The best reason the Chargers had to fire Anthony Lynn is they’ll never be in a better hiring position. This is a roster with talent and Justin Herbert at quarterback. They play in a new stadium, in Los Angeles, with a tiny fraction of the pressure of any other market its size. It seemed like retaining Lynn was swinging for a single. They can make a big impact hire now.

14. Chicago Bears (8-8, LW: 14)

Yes, the Bears backed into the playoffs at 8-8. Ask 18 NFL teams whose offseasons have started if they would change places with Chicago.

13. Miami Dolphins (10-6, LW: 12)

The embarrassment of a blowout Week 17 loss with a playoff spot on the line doesn’t erase the progress the Dolphins made. But it wasn’t an ideal finish and there are going to be a lot of questions about Tua Tagovailoa as he goes into a key second season.

12. Los Angeles Rams (10-6, LW: 13)

John Wolford looked decent in his NFL debut, but let’s not get too carried away. The Rams didn’t score an offensive touchdown and Wolford posted a 64.7 passer rating against a mediocre Cardinals defense. If Wolford has to start on wild-card weekend at Seattle, that’s a tough spot for the Rams to be in.

11. Cleveland Browns (11-5, LW: 11)

Over a four-season stretch from 2015-18, the Browns won 11 games total. Getting to 11-5 and making the playoffs is a great season. Next up is trying to get the franchise’s first playoff win since January 1, 1995, when Bill Belichick outcoached Bill Parcells in a win over the Patriots.

10. Indianapolis Colts (11-5, LW: 10)

The Colts are the best argument for an expanded playoff field. In the old system, the Colts would have been the third 11-5 team to miss the playoffs. They are a quality team and deserved a postseason spot. The Bills might not be so happy about the expanded field, considering they would have gotten a bye and wouldn’t have had to deal with an 11-win Colts team in the wild-card round.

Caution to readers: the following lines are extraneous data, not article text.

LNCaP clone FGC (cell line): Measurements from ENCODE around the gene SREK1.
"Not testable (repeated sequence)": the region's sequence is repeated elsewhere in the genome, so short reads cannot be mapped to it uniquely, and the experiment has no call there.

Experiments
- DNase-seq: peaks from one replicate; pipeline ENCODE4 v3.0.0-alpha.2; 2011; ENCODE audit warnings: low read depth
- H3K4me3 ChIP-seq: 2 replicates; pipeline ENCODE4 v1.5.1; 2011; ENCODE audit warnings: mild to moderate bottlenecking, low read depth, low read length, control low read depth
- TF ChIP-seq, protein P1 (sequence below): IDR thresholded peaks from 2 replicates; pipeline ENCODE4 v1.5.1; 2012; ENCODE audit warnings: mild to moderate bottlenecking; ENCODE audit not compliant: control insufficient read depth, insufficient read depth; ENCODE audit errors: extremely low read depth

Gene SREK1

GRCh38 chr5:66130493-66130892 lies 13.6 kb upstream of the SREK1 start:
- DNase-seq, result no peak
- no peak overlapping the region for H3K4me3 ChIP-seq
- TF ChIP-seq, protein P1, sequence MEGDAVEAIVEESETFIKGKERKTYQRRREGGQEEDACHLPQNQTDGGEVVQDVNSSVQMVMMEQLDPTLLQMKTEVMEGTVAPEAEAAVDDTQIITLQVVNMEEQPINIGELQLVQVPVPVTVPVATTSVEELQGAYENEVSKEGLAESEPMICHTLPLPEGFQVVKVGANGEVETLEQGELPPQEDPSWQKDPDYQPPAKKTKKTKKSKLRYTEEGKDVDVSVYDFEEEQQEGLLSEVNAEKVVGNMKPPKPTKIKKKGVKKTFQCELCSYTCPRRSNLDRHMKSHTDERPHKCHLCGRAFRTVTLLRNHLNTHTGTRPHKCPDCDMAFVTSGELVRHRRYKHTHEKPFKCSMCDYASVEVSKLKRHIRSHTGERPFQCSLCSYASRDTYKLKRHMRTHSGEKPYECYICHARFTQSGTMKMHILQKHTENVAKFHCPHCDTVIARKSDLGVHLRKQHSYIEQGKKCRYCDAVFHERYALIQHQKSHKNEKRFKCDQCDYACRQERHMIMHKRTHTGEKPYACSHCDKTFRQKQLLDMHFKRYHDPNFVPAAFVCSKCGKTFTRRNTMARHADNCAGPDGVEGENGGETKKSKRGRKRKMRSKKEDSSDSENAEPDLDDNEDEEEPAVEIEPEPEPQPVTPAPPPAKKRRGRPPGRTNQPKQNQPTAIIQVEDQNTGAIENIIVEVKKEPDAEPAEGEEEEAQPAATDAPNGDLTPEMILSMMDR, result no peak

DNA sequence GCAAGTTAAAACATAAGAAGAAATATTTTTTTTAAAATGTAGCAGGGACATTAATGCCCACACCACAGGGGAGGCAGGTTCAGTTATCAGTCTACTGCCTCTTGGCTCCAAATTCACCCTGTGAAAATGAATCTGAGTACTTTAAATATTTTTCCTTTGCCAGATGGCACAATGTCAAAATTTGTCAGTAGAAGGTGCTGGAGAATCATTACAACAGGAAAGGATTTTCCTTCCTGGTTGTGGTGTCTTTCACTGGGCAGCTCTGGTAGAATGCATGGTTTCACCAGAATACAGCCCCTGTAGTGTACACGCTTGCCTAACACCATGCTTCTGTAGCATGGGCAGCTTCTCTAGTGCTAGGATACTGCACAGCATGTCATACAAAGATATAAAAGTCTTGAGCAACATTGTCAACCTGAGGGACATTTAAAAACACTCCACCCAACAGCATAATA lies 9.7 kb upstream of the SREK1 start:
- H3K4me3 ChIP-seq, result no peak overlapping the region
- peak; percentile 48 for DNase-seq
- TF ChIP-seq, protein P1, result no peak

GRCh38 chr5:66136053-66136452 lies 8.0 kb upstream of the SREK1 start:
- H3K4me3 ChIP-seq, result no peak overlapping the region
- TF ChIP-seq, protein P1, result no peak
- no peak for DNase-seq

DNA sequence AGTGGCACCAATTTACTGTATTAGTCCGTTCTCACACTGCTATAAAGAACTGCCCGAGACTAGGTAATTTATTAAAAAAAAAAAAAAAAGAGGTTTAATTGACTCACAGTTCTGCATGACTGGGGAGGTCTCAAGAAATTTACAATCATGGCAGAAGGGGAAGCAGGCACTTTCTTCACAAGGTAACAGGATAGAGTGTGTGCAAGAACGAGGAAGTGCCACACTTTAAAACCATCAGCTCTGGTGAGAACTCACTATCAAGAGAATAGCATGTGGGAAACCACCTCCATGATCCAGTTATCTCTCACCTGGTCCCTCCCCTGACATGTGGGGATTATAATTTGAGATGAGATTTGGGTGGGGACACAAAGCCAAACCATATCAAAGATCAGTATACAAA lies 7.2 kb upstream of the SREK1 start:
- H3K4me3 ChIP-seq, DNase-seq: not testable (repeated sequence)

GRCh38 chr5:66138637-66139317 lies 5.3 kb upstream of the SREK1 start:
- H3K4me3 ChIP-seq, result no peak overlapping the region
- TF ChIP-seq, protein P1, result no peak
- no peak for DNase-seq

9. Tennessee Titans (11-5, LW: 7)

Derrick Henry’s 2,027 yards this season ranks fifth all-time. Over Henry’s last 38 games, including playoffs, Henry has 4,898 yards and 42 touchdowns. That’s 128.9 rushing yards per game over a long stretch. To put that in perspective, Jim Brown holds the NFL record for rushing yards per game at 104.3 and nobody else is over 100.

8. Tampa Bay Buccaneers (11-5, LW: 9)

It’s worth revisiting this stat ...

Tom Brady, age-43 season: 401 for 610 (65.7%), 4,633 yards, 40 TD, 12 INT, 102.2 passer rating

Every other QB at age 43 or older in NFL history, combined: 215 for 416 (51.7%), 2,562 yards, 22 TD, 22 INT, 66.4 passer rating

7. Baltimore Ravens (11-5, LW: 8)

NFL teams to rush for 400 yards in a game since 1950:

New York Giants (423, Nov. 19, 1950)
Cincinnati Bengals (407, Oct. 22, 2000)
Chicago Bears (406, Nov. 6, 1955)
Ravens (404, Sunday)

6. Pittsburgh Steelers (12-4, LW: 6)

Chase Claypool had 101 yards and a touchdown Sunday, tying Franco Harris and Louis Lipps for the franchise record for touchdowns in a rookie season with 11. Pittsburgh grabbed yet another star receiver after the first round of the draft.

5. Seattle Seahawks (12-4, LW: 5)

The Seahawks haven’t had more than 236 net passing yards in a game since Week 9. They have failed to get to 200 passing yards in four of their last seven games. Considering Russell Wilson is a Hall-of-Fame level quarterback, this stretch is weird.

4. New Orleans Saints (12-4, LW: 4)

Going 25-7 over two seasons and not getting a first-round bye in either season is unbelievable. If the Saints don’t win another Super Bowl before Drew Brees retires, they’ll look back and wonder how it eluded them.

3. Green Bay Packers (13-3, LW: 3)

If we believe 10-day forecasts, the weather in Green Bay won’t get below 19 degrees over that time with the highs in the upper 20s and lower 30s. That’s mild for Northeast Wisconsin in January. It’s looking possible that at least the Packers’ first playoff game won’t be that cold.

2. Buffalo Bills (13-3, LW: 2)

John Brown played for the first time since Nov. 15 and had 72 yards and a touchdown. Getting Brown healthy right before the playoffs is another good sign for the Bills. He can be an important factor this month.

1. Kansas City Chiefs (14-2, LW: 1)

If there is an argument to be made for the Chiefs being a bit overrated it’s their reliance on winning one-score games. One-score games are generally coin flips, and the Chiefs had seven straight wins by six or fewer points. Even for a team with a great coach-quarterback combination, that’s obviously unsustainable. The last time the Chiefs won by more than one score was Nov. 1 against the New York Jets. In the Bills’ last eight games they’re 7-1 and every win was by double digits. There’s no shame in going 14-2 with eight of the wins being by one score or less, because 14-2 is impressive no matter what. But this isn’t the dominating Chiefs season it’s usually portrayed as.